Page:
The Obama administration has embraced a radical new approach to immigration law. It has, without the consent of Congress, transformed violation of immigration law into a “secondary offense.” That is to say, the goal is to ensure that an alien faces consequences for breaking immigration law only if he also breaks some other, “real,” law involving, say, violence or drug dealing. And even then, the primary violation has to be quite severe to warrant deportation for the (secondary) immigration offense.
This is comparable to the seat belt laws in many states; in places where failing to wear a seat belt is a secondary offense, a police officer cannot pull you over just for that, but if he pulls you over for speeding or some other primary offense, he can then also write a seat belt citation.
The administration’s November 2014 deportation priorities memo pretends this is not so; it includes ordinary violations of immigration law, but only as the lowest priority for deportation. And the collapse in interior removals of immigration violators shows that this third priority category is just for show.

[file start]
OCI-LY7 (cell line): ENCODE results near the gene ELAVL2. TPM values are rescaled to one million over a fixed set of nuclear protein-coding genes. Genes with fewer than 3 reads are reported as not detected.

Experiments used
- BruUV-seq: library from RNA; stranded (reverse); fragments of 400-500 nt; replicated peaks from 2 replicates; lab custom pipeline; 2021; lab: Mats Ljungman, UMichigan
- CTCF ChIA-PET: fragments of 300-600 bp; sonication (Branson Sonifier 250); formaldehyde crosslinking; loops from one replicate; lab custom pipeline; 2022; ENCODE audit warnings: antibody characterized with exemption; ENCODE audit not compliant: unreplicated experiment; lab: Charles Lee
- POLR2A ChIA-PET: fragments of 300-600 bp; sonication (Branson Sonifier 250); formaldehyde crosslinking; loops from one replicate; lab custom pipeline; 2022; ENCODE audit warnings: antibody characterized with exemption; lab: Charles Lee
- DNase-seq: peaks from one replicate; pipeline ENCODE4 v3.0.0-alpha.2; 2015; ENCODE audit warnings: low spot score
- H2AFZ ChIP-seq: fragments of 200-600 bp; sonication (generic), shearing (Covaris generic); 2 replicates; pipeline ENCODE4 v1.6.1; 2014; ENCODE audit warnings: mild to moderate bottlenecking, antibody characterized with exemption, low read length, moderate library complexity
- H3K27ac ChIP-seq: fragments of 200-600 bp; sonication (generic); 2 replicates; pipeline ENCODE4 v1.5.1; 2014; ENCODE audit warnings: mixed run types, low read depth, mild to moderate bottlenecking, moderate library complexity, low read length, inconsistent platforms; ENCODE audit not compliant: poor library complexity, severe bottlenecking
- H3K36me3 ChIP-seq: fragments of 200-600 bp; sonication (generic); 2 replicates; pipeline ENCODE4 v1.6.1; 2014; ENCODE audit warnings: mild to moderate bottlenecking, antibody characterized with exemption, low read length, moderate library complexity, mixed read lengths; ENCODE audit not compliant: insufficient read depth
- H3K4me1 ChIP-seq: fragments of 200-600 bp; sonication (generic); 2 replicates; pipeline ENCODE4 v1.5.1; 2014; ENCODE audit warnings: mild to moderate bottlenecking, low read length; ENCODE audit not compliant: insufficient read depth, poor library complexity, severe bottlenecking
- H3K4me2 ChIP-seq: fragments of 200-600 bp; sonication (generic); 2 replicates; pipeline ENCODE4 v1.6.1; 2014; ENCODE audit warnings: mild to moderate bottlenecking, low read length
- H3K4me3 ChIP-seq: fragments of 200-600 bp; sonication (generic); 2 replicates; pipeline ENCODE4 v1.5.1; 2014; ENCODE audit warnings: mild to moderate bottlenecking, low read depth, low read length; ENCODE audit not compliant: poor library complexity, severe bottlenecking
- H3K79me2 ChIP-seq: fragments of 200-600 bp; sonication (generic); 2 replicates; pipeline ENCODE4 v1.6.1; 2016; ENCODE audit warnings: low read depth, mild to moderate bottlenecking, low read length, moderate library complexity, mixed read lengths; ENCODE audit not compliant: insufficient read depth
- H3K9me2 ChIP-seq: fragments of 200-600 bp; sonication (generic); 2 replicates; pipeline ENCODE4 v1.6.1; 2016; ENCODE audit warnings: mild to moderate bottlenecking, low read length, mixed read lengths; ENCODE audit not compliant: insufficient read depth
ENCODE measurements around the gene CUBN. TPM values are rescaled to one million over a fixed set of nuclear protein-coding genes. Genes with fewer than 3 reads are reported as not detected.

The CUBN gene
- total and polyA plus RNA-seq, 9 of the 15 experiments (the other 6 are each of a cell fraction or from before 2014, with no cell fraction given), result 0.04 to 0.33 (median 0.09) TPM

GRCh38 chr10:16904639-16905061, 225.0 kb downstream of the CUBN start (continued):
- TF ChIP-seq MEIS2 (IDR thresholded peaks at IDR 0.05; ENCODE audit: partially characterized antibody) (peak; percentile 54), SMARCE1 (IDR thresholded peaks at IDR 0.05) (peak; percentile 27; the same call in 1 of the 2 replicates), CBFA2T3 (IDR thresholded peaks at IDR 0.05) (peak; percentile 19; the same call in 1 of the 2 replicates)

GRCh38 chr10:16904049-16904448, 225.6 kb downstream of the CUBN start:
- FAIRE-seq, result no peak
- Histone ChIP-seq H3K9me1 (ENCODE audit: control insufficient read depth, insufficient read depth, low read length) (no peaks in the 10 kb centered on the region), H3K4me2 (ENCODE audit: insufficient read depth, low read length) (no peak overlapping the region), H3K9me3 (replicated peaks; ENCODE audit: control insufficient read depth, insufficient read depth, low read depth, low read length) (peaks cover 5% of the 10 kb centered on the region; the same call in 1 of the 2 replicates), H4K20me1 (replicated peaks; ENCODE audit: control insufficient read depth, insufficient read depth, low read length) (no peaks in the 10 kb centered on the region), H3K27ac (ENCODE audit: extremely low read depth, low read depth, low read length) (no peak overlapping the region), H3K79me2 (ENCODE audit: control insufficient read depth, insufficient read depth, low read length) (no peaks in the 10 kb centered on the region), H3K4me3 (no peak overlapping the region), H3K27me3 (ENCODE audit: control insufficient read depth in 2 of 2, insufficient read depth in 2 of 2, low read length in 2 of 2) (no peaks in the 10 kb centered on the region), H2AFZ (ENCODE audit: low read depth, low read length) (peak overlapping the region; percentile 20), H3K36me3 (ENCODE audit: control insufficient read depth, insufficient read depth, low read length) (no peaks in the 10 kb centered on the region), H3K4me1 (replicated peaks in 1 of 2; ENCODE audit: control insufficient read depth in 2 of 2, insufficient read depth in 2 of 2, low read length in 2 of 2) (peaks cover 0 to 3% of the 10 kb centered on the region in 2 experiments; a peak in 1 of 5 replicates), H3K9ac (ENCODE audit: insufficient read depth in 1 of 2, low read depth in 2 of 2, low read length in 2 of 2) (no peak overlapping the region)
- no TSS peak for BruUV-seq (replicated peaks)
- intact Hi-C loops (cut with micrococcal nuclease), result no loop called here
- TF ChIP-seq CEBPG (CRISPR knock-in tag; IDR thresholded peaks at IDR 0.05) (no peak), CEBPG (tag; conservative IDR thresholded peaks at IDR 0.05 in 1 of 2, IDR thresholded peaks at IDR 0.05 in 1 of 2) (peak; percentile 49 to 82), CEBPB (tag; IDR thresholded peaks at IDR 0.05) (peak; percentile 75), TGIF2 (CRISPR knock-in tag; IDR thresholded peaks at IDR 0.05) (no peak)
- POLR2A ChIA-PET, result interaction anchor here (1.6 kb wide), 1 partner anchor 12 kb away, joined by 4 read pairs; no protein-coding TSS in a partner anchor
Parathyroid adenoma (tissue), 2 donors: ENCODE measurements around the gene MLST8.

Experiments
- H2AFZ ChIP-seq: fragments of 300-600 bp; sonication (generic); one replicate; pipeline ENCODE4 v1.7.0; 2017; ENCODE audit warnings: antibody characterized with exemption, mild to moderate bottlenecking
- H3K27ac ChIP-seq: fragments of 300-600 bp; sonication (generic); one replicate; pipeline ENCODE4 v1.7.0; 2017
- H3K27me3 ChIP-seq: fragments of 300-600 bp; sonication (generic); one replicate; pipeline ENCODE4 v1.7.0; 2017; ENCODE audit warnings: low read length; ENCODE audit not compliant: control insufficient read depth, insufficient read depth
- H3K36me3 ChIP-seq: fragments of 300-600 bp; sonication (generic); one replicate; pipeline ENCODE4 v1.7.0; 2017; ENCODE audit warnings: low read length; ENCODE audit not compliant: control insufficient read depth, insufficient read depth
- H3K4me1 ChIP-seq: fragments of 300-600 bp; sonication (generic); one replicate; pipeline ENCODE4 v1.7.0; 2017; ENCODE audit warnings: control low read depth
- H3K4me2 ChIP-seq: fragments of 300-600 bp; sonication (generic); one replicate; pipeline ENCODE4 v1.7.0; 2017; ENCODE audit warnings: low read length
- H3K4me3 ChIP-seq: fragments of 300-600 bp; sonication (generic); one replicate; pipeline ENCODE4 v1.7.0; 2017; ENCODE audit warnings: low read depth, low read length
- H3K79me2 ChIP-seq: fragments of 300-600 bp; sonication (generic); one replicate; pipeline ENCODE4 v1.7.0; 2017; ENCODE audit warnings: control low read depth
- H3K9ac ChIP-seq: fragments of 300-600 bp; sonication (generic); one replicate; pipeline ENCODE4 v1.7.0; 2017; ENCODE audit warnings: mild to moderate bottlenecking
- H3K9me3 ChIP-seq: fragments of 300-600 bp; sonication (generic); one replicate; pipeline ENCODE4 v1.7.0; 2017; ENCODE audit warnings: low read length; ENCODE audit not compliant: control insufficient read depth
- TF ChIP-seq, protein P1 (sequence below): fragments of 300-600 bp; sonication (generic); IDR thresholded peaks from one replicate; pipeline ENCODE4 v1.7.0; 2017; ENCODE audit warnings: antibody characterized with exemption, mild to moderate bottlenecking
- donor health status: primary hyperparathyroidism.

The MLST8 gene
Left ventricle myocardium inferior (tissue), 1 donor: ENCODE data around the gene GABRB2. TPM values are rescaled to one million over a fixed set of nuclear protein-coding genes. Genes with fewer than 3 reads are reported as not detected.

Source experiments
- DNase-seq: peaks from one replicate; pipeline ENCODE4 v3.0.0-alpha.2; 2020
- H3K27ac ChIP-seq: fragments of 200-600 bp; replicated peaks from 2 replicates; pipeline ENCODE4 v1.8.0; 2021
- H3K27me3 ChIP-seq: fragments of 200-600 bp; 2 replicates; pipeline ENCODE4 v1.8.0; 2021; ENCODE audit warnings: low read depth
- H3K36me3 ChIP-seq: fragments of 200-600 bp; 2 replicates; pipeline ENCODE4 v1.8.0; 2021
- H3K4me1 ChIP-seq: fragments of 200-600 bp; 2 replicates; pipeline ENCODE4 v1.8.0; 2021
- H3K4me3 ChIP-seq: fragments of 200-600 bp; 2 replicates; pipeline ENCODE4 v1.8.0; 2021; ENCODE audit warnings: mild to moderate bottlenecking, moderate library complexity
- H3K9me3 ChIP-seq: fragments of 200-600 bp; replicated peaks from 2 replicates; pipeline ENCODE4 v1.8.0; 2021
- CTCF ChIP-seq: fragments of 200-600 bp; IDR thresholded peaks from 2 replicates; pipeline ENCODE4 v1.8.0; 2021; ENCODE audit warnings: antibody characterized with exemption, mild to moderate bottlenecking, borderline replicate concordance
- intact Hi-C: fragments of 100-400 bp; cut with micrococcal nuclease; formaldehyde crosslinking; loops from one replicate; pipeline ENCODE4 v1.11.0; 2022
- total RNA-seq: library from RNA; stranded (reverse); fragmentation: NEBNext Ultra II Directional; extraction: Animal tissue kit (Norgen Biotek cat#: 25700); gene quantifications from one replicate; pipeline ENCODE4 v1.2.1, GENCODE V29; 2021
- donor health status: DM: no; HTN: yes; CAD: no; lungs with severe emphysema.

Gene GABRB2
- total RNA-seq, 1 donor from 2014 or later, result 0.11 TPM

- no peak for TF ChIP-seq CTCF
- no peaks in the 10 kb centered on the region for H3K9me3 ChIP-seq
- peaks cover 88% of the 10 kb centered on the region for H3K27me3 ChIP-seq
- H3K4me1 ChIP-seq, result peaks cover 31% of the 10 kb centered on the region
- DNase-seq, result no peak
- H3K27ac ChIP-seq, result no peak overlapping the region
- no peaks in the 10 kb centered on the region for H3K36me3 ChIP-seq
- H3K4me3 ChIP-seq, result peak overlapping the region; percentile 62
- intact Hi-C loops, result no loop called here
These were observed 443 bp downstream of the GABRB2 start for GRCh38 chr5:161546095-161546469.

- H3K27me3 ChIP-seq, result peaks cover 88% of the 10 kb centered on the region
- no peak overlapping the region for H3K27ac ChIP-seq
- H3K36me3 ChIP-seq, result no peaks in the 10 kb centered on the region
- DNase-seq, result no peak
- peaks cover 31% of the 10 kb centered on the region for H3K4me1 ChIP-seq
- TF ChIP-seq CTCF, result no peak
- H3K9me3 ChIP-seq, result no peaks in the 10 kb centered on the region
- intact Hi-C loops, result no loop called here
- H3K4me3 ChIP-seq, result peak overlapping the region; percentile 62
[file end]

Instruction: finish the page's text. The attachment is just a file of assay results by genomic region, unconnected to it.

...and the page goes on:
John Sandweg, former acting director of ICE, stated the Obama administration position succinctly: “If you are a run-of-the-mill immigrant here illegally, your odds of getting deported are close to zero.”
This extra-legal shift in the conception of the immigration statute has been misleadingly packaged as “prosecutorial discretion.” True prosecutorial discretion is exercised by individual law enforcement officers in ways that do not undermine the agency’s mission. For instance, if a state trooper stops you for speeding and your documents are in order, you’ve interacted with him in a respectful manner, and your toddler in the back seat is crying because she needs her diaper changed — and he lets you off with a warning rather than a fine, that is prosecutorial discretion.
What the Obama administration has done is use discretion as a pretext for simply exempting the vast majority of immigration violators from any possibility of legal consequences.
The results of this transformation of immigration law are clear in the data. ICE statistics show that deportations from the interior (aliens arrested by ICE deportation officers and special agents, as opposed to the Border Patrol) have collapsed, from 236,000 in President Obama’s first year in office to 72,000 last year, a decline of 70 percent over the course of this administration:
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